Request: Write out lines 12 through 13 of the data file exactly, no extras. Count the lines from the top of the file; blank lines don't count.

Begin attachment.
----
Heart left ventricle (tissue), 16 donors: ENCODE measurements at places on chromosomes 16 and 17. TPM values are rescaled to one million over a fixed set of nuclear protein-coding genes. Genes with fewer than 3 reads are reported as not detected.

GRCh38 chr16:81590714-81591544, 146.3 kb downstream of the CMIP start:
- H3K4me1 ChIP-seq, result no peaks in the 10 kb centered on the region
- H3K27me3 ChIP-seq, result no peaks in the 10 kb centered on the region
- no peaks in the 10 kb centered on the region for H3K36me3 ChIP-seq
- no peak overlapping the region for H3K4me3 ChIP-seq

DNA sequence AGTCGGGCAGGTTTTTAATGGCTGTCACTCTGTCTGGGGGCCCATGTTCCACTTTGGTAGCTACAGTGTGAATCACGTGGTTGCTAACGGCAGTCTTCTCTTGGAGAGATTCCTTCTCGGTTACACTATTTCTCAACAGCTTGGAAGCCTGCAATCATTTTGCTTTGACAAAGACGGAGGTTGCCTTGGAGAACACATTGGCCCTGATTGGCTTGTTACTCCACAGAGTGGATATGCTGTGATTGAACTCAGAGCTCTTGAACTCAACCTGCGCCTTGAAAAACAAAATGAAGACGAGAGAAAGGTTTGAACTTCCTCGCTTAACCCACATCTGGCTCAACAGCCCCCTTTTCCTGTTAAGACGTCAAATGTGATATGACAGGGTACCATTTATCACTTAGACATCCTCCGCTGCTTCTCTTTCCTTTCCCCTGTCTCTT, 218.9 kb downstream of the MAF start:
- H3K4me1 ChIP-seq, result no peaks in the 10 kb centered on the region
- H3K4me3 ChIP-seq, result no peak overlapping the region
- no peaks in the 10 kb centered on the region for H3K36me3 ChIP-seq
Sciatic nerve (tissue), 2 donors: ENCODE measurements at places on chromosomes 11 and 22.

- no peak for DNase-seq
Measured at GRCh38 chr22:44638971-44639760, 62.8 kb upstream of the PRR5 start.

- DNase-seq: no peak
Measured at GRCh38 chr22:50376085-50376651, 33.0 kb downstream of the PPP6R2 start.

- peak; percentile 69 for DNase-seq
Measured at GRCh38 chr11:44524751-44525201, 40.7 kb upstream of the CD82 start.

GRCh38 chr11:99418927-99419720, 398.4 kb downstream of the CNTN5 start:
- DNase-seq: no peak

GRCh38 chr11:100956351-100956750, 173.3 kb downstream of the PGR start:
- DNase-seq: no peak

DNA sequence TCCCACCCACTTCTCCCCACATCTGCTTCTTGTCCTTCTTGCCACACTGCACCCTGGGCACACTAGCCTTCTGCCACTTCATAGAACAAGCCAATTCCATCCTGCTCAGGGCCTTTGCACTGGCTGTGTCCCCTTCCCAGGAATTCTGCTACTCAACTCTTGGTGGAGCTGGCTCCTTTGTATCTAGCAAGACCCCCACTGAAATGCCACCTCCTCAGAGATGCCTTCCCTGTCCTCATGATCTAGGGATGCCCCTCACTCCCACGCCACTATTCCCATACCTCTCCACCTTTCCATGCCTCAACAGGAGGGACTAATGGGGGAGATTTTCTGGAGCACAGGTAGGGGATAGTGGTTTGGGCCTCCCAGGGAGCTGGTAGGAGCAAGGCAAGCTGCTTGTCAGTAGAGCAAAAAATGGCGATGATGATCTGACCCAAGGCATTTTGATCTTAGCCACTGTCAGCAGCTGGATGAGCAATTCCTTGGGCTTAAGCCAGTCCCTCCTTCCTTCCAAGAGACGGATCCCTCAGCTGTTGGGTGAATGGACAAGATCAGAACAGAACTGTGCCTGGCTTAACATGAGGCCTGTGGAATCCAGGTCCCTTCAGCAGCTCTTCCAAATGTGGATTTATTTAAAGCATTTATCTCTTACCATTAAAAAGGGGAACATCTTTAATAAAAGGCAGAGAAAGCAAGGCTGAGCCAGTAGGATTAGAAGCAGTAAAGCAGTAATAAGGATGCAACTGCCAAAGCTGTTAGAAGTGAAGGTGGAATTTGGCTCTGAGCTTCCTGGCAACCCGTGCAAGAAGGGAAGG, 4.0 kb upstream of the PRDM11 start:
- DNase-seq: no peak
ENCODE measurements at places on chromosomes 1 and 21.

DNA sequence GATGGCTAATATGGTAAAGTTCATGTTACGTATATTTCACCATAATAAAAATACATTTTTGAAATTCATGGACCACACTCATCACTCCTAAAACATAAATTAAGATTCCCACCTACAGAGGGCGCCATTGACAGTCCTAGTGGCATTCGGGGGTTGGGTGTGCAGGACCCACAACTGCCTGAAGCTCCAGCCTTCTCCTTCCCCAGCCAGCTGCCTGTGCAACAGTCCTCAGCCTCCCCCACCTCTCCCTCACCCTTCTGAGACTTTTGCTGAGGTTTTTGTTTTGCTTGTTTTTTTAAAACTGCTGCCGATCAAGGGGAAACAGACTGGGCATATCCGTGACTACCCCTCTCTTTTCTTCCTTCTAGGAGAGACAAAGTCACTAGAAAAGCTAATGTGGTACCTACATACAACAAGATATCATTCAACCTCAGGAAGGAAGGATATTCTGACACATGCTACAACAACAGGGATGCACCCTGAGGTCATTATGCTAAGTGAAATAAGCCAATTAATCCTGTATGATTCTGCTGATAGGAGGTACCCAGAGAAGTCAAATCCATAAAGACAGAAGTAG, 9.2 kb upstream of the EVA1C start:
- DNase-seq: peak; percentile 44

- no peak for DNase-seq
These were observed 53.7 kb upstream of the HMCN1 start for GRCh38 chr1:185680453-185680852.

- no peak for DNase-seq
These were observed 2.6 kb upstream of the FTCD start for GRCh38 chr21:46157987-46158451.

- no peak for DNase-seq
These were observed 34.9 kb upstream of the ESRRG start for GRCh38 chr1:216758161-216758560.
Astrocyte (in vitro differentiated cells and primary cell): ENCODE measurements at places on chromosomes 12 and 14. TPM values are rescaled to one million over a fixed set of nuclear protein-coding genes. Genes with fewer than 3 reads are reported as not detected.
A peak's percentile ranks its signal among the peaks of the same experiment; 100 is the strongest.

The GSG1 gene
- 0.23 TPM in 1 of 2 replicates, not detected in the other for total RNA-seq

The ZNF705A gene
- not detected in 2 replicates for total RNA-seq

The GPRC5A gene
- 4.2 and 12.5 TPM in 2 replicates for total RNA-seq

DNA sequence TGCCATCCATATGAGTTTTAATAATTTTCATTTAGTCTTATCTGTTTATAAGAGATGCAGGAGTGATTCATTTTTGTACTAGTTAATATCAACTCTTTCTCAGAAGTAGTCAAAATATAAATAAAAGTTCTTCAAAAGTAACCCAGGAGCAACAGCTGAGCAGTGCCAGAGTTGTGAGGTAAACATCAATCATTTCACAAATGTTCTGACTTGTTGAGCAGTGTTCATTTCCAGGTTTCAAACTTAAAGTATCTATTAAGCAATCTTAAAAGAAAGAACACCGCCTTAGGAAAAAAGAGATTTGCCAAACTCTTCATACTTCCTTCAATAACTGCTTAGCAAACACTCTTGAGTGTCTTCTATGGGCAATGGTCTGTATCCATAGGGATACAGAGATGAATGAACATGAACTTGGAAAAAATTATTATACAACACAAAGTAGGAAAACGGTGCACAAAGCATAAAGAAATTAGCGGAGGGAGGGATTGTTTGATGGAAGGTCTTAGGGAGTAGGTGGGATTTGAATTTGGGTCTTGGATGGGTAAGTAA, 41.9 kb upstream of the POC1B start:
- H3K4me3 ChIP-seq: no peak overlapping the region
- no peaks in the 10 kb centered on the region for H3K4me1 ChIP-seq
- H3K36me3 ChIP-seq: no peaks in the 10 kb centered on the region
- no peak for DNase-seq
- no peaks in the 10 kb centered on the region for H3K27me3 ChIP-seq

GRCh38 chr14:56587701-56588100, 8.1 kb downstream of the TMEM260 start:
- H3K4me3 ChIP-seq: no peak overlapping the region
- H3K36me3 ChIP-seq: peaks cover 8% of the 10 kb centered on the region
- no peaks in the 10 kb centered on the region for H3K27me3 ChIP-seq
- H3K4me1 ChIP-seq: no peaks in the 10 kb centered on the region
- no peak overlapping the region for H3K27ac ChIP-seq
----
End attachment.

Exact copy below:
- no peak for DNase-seq
Measured at GRCh38 chr22:44638971-44639760, 62.8 kb upstream of the PRR5 start.